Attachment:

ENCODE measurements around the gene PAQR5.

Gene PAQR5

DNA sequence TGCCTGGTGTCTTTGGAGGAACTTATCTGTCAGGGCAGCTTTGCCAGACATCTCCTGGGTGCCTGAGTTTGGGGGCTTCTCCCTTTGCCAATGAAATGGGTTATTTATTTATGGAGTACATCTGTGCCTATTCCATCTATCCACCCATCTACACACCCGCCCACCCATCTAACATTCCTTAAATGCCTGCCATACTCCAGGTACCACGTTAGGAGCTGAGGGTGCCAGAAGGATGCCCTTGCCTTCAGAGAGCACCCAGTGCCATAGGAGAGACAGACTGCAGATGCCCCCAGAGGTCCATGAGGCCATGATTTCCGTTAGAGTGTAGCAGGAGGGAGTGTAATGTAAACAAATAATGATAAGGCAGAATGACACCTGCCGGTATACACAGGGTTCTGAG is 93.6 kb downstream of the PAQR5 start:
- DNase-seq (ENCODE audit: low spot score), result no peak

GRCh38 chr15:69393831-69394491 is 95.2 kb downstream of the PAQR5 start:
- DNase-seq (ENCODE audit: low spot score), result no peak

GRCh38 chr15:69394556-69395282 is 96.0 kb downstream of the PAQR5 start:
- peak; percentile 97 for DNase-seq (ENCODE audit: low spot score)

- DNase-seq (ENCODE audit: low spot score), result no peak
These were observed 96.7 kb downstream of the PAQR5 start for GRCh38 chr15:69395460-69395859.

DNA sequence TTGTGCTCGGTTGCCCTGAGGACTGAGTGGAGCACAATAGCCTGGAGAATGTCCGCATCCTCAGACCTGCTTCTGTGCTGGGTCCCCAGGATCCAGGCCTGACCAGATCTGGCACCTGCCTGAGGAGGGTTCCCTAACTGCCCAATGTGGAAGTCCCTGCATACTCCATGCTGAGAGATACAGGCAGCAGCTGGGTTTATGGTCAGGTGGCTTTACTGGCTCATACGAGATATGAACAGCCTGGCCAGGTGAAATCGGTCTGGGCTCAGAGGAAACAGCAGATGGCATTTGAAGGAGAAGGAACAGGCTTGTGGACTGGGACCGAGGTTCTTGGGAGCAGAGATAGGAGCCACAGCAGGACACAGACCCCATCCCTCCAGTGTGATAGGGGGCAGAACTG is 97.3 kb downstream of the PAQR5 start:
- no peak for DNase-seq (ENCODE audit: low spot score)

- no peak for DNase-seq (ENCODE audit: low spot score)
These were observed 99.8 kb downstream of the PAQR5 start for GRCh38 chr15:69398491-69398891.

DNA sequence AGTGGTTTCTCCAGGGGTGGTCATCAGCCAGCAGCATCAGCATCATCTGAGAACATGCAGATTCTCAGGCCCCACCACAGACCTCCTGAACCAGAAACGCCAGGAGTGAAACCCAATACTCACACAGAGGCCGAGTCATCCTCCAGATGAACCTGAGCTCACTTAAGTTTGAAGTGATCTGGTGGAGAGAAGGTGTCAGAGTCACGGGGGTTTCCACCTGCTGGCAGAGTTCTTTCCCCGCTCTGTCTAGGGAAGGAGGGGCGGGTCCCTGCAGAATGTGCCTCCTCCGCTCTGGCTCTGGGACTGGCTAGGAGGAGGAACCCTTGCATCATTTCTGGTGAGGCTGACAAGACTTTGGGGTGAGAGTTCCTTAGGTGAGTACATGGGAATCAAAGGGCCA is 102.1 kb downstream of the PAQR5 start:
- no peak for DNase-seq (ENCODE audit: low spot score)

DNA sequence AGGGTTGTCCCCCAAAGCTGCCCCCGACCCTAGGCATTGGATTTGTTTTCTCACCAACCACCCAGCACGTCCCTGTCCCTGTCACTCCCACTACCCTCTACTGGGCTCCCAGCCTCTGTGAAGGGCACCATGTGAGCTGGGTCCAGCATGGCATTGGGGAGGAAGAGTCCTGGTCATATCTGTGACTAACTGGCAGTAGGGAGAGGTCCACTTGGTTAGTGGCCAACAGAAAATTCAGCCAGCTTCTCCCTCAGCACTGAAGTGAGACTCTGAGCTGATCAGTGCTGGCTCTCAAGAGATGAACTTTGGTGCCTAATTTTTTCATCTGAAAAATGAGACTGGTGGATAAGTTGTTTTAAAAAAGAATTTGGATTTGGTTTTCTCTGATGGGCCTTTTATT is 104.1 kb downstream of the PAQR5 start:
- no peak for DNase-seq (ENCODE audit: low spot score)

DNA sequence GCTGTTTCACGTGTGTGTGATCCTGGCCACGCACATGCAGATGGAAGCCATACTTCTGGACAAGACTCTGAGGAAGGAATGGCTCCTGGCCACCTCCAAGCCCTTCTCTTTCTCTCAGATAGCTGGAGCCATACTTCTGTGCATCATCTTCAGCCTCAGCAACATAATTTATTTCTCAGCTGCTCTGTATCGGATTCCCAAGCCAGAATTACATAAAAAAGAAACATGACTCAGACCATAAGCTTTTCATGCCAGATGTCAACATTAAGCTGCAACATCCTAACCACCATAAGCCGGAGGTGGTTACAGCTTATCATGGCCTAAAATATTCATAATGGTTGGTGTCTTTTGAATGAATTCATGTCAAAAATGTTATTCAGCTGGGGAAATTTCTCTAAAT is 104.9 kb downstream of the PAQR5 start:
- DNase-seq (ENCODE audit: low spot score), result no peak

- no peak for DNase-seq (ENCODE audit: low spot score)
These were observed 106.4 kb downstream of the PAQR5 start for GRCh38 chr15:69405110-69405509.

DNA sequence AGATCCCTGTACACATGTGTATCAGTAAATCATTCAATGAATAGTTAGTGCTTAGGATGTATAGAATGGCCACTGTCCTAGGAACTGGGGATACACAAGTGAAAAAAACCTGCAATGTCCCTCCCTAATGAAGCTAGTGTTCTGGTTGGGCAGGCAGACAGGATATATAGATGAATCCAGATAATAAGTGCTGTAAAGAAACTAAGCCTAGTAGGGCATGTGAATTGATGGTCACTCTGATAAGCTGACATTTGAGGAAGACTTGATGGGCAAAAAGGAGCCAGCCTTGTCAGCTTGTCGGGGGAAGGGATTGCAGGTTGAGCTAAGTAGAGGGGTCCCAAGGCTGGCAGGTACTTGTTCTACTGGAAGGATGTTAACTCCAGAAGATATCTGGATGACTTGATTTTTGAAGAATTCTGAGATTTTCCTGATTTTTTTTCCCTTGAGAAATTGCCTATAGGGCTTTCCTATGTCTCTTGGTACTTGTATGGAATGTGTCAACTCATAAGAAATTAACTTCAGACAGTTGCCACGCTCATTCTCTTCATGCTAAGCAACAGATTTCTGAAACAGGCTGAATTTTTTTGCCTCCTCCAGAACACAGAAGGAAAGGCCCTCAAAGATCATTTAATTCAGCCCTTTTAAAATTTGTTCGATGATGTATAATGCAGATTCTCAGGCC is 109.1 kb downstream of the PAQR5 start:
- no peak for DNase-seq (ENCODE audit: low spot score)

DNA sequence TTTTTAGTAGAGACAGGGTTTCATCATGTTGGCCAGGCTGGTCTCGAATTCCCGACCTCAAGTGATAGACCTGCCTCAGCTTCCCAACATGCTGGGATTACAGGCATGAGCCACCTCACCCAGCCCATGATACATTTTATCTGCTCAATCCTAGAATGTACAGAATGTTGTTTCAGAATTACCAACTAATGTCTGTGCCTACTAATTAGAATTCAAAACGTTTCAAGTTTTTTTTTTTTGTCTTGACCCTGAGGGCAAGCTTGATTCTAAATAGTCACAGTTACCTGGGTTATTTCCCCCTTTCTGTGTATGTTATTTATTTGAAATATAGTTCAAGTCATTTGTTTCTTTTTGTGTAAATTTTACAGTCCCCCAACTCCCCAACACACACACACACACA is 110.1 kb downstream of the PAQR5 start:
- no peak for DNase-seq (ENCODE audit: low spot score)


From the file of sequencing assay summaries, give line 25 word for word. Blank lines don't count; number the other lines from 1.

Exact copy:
DNA sequence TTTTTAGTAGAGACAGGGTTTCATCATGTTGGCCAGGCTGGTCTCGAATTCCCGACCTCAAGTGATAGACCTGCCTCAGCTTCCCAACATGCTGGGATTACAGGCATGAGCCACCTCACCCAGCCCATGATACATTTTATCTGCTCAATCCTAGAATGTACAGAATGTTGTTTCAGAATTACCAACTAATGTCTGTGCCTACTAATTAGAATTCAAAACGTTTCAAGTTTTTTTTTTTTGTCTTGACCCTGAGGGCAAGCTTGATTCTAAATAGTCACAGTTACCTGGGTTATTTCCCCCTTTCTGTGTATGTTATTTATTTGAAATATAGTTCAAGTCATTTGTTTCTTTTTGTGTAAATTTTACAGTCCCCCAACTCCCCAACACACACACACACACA is 110.1 kb downstream of the PAQR5 start: